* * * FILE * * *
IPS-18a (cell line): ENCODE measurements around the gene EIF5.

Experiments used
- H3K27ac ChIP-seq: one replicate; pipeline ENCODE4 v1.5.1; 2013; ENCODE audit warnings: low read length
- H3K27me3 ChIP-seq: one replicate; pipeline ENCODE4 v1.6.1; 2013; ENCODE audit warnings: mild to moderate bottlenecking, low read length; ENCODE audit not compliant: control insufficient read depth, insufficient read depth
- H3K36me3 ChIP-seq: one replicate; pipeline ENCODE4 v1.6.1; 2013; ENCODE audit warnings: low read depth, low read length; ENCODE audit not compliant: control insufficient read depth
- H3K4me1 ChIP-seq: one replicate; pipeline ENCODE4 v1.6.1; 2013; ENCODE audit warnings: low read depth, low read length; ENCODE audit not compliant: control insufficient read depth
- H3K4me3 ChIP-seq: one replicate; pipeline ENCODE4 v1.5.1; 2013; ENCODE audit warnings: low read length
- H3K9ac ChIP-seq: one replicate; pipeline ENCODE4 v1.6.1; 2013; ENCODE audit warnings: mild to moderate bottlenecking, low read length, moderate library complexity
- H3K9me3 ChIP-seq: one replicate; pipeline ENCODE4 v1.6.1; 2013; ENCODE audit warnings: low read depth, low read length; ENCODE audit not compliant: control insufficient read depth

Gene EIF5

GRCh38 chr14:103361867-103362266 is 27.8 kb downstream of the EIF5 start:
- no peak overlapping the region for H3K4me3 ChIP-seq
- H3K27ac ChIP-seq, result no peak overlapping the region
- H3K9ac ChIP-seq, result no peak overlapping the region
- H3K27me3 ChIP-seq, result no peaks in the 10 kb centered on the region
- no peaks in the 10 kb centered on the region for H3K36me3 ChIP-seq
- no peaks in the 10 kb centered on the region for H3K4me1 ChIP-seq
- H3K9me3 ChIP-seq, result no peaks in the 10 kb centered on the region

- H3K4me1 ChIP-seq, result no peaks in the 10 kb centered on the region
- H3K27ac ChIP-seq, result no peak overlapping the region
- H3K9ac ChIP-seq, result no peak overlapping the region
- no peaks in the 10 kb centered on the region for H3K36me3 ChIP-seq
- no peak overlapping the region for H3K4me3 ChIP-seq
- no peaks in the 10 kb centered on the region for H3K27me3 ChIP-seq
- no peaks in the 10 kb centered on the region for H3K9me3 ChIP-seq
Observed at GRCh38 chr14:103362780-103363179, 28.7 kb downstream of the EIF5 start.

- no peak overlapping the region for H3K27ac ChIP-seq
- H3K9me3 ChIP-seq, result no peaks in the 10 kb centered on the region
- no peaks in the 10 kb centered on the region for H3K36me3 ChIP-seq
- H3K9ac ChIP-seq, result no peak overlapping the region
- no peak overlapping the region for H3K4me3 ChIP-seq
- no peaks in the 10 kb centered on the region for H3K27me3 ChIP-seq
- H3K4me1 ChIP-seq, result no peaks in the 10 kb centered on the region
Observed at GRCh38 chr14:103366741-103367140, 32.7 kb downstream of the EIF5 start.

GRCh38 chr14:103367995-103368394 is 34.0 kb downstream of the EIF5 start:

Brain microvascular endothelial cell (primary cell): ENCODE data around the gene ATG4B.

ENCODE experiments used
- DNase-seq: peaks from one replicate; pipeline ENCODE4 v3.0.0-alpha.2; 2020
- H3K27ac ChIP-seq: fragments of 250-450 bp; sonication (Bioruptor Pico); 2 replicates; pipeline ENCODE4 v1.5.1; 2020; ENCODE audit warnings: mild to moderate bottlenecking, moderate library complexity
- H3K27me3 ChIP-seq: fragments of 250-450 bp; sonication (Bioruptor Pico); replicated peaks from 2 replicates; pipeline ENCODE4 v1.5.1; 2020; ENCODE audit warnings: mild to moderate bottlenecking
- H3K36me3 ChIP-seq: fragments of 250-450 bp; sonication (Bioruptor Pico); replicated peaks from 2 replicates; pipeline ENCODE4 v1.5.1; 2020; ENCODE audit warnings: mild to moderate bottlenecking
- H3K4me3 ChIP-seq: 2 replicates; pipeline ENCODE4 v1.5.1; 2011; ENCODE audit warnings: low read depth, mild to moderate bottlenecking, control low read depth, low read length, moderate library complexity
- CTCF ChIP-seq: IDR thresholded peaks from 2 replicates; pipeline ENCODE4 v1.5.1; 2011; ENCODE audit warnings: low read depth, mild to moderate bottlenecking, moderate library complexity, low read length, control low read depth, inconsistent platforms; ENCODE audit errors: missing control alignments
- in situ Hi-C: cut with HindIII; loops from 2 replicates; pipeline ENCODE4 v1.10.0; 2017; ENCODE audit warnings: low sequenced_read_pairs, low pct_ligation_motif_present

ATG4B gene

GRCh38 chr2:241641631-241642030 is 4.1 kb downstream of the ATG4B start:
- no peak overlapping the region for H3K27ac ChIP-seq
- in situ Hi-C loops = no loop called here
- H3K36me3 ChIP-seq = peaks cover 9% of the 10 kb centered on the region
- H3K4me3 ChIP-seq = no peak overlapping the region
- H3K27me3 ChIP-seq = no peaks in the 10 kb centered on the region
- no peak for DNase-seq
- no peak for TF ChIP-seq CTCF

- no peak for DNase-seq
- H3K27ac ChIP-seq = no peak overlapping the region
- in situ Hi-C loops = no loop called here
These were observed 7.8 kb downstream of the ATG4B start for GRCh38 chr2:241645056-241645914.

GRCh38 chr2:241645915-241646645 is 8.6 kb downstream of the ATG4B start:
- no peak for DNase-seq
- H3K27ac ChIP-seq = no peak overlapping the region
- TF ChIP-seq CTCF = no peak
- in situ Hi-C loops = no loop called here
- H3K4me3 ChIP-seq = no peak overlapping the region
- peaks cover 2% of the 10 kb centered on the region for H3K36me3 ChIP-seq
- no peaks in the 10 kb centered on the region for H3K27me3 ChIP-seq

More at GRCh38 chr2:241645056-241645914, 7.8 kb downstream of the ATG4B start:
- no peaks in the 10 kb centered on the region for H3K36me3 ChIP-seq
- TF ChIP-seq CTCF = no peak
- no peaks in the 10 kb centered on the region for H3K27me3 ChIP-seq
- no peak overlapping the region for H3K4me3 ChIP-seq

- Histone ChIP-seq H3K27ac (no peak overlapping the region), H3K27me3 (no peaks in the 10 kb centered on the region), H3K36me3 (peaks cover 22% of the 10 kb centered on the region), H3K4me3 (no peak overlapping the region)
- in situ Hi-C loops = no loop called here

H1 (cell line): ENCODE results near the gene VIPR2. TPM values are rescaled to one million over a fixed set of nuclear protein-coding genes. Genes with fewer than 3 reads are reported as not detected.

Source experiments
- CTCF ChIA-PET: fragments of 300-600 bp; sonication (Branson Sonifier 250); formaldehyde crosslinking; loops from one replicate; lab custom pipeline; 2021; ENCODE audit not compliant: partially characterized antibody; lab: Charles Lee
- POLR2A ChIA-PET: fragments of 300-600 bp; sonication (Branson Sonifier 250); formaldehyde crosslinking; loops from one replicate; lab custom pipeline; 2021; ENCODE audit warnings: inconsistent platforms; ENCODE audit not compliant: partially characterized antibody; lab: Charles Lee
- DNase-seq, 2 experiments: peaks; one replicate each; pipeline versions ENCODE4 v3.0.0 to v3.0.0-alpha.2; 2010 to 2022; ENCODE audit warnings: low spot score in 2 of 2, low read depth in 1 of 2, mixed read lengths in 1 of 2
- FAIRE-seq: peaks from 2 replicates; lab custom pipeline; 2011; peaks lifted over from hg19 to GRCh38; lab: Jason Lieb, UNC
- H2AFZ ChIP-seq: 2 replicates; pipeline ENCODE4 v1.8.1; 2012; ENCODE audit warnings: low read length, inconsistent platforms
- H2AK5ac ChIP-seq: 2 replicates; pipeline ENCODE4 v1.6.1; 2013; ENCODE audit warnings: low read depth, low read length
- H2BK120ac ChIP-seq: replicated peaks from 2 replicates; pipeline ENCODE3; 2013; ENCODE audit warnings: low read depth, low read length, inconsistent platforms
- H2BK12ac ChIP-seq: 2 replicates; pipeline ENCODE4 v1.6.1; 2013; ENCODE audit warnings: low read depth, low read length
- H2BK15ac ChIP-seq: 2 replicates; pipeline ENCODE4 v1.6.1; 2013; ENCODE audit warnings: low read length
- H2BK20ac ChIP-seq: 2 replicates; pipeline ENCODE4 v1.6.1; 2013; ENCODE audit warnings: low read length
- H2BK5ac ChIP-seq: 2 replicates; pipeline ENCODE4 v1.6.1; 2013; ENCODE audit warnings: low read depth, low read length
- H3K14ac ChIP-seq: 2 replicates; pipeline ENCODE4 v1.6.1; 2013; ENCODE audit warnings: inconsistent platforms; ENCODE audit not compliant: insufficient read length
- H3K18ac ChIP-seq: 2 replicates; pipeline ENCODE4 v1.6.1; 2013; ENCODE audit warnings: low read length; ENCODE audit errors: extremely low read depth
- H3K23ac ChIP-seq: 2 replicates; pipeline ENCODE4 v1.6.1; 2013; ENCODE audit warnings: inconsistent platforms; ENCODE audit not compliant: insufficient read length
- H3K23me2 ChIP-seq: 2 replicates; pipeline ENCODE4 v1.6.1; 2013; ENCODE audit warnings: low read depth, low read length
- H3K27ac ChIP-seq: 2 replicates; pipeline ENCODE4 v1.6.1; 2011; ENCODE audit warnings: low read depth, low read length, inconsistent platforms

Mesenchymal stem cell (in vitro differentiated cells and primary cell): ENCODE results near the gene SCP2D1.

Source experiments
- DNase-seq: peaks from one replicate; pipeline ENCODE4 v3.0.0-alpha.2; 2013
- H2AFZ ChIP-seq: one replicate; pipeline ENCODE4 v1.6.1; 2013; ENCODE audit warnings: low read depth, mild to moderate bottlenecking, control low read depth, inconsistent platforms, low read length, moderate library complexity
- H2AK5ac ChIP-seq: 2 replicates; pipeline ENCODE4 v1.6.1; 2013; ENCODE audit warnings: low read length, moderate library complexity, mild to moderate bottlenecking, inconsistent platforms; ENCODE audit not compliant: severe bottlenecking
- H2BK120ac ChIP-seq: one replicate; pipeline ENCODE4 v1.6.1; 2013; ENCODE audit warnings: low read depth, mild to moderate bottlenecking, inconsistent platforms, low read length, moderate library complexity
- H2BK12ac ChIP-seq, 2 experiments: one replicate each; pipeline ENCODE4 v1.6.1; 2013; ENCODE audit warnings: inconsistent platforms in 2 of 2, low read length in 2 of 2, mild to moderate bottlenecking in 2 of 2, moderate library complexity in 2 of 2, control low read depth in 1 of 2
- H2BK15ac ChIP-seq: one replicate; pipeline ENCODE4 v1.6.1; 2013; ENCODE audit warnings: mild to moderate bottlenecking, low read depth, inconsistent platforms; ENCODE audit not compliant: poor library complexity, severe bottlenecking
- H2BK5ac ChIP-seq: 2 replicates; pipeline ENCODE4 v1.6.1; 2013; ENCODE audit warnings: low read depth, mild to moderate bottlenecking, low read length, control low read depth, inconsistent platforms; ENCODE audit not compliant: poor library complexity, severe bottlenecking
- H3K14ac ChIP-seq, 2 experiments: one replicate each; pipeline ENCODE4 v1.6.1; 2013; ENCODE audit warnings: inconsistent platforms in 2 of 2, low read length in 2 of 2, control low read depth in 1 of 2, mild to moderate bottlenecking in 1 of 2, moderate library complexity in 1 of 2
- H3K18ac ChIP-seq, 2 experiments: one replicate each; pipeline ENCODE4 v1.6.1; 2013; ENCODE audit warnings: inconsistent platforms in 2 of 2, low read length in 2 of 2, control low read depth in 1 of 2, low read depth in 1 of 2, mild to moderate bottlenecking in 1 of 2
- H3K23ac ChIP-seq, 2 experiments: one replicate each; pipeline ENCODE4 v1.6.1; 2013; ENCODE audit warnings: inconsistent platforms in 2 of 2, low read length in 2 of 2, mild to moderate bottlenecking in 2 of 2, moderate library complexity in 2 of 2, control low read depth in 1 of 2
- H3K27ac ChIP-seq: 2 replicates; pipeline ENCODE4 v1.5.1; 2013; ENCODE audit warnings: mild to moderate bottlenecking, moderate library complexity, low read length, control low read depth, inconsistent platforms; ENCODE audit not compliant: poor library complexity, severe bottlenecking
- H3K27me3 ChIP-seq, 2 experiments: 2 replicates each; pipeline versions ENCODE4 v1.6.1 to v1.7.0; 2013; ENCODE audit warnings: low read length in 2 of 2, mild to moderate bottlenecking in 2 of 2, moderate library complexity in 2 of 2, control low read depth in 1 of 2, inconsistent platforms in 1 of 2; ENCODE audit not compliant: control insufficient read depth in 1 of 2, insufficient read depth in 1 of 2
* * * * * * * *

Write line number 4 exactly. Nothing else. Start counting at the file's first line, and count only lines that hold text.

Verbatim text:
- H3K27me3 ChIP-seq: one replicate; pipeline ENCODE4 v1.6.1; 2013; ENCODE audit warnings: mild to moderate bottlenecking, low read length; ENCODE audit not compliant: control insufficient read depth, insufficient read depth